Inbound vs. Outbound Marketing
The Internet has profoundly transformed the way people learn about and shop for products. Years ago, companies reached their consumers through trade shows, print advertising, and other traditional marketing methods. Today, consumers start their shopping experience by looking on the Internet, in the search engines, the blogosphere, and social media sites. To remain competitive, businesses need to be found online by the consumers already searching for the products and services that you sell. Inbound Marketing is marketing focused on being found by customers. This concept is related to Seth Godin’s idea of permission marketing. Marketers “publish their way in” (via blogs, social media, etc.) in contrast to Outbound Marketing, where they used to have to “buy their way in” (via paid advertisements).
Traditional marketing (Outbound Marketing) is where companies focus on finding customers by advertising, cold calling, eMail blasts, and direct mail. This concept is related to intrusion marketing and Godin’s term interruption marketing.
Telemarketing Search Engine Optimization Direct Mail Blogs, eBooks, White Papers Trade Shows Webinars Print Ads YouTube Videos eMail Blasts RSS Feeds TV/Radio Ads Social Media
Outbound Marketing intrudes on the attention of consumers by interrupting them in their other activities to advertise some product or service. Outbound Marketing has become less effective in recent years because of the more sophisticated ways that there are to block these kinds of advertising, eg, do-not-call lists, spam blockers, and TiVo.
With Inbound Marketing, in contrast, instead of interrupting people with television ads, the businesses create videos that potential customers want to see. Instead of buying display ads in print publications, the businesses create their own blog that people subscribe to and look forward to reading. Instead of cold calling, the businesses create useful content and tools so that people call them looking for more information.
Successful Inbound Marketing has three essential components:
(1) Content — The most important part of a successful Inbound Marketing strategy is creating great content that will bring people to you. One of the most popular ways to accomplish this goal is to keep an updated blog.
A blog can provide many benefits to your organization and almost all of them relate to Inbound Marketing. By creating great content, you’ll rise in organic search results, create linkable content, and educate your audience. All of these outcomes will help you bring in warm leads that have been prequalified through a Google search for relevant terms or by reading similar content that links to you.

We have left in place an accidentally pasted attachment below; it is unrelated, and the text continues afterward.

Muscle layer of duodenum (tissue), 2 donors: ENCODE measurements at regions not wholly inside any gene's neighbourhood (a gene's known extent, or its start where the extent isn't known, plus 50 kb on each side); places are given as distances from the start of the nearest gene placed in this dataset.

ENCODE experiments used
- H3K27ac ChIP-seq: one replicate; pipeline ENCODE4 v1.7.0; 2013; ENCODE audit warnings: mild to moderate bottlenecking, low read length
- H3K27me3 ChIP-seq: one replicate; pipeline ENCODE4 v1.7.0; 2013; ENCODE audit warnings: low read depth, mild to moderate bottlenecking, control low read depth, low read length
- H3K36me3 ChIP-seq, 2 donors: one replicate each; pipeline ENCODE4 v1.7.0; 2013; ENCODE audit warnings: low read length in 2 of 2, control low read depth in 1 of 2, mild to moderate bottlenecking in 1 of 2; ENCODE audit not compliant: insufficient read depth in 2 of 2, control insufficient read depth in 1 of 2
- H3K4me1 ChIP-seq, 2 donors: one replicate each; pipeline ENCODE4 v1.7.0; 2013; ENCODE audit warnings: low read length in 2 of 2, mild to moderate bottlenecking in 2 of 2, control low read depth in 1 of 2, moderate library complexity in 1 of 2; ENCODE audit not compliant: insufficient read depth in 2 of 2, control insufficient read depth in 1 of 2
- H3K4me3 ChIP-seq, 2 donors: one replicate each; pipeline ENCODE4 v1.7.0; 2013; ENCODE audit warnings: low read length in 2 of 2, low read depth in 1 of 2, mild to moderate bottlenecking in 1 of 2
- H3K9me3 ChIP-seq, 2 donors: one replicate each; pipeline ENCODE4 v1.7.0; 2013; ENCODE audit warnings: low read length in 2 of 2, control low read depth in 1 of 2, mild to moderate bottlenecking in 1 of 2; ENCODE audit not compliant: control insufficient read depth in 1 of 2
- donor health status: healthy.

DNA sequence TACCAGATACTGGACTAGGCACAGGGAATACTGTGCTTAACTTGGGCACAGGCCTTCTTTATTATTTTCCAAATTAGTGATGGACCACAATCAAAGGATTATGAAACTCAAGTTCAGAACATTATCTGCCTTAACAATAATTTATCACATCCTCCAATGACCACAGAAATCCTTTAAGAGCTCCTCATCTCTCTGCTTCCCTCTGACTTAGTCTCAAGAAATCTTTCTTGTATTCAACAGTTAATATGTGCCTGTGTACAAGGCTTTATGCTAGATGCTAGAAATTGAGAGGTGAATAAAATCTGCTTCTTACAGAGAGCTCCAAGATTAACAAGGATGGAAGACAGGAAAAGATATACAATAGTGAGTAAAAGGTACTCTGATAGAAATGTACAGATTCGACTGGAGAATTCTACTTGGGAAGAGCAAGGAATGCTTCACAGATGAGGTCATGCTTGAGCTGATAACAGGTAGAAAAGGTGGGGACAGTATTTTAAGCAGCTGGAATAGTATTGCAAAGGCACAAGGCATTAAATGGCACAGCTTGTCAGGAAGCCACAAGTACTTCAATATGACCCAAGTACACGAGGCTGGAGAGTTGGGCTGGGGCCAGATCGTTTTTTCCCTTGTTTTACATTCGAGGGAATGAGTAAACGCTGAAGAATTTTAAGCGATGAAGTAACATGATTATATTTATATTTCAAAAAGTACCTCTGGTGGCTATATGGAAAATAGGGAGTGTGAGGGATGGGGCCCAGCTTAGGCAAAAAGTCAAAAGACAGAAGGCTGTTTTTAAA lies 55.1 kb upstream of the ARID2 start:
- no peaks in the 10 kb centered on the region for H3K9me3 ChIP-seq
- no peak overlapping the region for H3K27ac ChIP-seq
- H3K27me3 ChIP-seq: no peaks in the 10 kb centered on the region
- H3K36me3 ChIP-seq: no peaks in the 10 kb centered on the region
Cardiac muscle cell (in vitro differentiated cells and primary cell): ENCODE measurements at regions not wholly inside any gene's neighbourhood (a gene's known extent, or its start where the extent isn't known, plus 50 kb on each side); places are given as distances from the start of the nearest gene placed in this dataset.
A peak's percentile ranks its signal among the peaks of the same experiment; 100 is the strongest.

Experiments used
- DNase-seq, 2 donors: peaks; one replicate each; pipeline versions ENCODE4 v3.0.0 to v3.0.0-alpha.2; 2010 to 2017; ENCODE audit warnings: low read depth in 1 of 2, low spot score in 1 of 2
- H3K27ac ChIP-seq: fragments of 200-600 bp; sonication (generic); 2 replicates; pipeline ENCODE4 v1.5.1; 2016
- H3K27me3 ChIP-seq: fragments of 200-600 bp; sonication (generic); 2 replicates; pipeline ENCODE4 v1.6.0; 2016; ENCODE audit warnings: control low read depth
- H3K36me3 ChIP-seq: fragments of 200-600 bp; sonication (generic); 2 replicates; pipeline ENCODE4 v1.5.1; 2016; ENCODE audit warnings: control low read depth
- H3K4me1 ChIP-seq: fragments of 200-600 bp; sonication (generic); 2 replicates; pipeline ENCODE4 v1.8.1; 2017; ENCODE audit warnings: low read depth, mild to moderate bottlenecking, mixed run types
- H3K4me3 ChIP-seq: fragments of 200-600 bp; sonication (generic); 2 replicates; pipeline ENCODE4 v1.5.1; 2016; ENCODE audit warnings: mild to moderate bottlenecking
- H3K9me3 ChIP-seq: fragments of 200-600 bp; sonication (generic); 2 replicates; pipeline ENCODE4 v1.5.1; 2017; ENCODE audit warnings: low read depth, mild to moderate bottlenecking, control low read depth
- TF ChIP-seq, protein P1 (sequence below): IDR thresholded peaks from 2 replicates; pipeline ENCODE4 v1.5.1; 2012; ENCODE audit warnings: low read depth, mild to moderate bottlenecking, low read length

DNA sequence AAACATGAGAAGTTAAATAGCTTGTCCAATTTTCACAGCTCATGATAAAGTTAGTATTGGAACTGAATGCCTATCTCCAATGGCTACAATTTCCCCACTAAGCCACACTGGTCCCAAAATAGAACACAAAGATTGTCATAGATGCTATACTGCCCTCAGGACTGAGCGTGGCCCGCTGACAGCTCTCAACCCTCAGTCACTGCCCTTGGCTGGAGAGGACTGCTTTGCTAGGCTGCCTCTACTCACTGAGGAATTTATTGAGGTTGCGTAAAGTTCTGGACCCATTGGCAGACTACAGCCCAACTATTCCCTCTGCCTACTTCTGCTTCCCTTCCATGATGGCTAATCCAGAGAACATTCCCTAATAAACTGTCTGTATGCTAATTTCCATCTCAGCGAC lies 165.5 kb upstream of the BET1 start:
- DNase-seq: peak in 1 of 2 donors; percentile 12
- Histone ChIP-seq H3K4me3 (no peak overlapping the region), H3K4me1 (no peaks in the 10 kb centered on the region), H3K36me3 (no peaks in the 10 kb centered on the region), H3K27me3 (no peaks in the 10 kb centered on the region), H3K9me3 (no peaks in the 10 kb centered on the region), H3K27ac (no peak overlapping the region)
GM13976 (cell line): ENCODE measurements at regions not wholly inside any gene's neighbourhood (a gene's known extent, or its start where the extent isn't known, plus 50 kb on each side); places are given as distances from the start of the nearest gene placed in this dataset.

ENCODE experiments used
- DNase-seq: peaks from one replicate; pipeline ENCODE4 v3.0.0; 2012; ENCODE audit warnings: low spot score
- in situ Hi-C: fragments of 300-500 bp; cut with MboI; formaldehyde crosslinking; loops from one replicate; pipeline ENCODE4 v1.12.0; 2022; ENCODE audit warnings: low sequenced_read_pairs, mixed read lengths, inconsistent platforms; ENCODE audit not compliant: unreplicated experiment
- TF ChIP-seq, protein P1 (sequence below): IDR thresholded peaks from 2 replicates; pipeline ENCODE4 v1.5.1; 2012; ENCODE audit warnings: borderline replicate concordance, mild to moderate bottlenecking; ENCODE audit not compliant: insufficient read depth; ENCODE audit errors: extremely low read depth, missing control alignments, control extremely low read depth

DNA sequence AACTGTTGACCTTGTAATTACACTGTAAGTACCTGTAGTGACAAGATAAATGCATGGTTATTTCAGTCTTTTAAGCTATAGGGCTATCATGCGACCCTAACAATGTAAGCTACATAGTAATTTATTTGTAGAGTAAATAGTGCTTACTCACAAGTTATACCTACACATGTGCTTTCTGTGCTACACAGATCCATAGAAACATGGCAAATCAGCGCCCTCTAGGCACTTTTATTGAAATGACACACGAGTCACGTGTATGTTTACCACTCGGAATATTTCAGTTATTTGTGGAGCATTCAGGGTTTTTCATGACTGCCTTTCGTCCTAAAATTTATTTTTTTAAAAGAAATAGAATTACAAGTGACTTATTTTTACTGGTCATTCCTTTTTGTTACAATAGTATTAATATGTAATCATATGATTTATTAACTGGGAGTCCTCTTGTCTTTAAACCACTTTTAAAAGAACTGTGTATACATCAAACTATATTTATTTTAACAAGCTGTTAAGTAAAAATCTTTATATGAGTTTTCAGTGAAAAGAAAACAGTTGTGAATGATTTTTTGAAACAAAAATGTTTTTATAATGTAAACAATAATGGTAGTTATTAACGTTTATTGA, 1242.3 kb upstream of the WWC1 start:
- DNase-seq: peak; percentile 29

In addition to blogging, there are many other forms of great content to create that will bring interested visitors. Hosting webinars, offering e-books for download, and developing microsites will all attract leads who are interested in your offerings and are eager to engage in a conversation with you about your organization.
(2) Search Engine Optimization (SEO) — SEO allows potential customers and others to find your content easily. It is the practice of designing your website and links to your site to maximize your ranking in search engines, where most of your visitors begin their search process.Another important element is ensuring that you have a site that is optimized to close leads into deals and engages visitors once they “land” on your website.
(3) Social Media — Social media amplifies the impact of your content. When your content is distributed across and discussed on social networks, it becomes more credible and is more likely to draw qualified customers to your site.
By sticking with these Inbound Marketing strategies, you’ll continually bring in new leads and grow; however, it won’t happen overnight. While Inbound Marketing will save you money, it does take an ample commitment and patience. You may not be in the top Google results for desired terms immediately, but by making a long-term commitment to Inbound Marketing, you will see results. This commitment requires that you create quality content through a Content Management System, interact with people through social media, and try new ideas to bring traffic to your site.
Inbound and Outbound Marketing complement each other. When you first get started, you’ll find that you do a lot more Outbound Marketing than Inbound Marketing. This is the time to experiment with all of the methods of Outbound Marketing. Try out direct eMail, advertisements, trade shows, and all of the outbound methods and find the ones that work best for you. Once you begin to gain momentum, more of your business will come from inbound methods.
A healthy combination of outbound and Inbound Marketing strategies makes a lot of sense.
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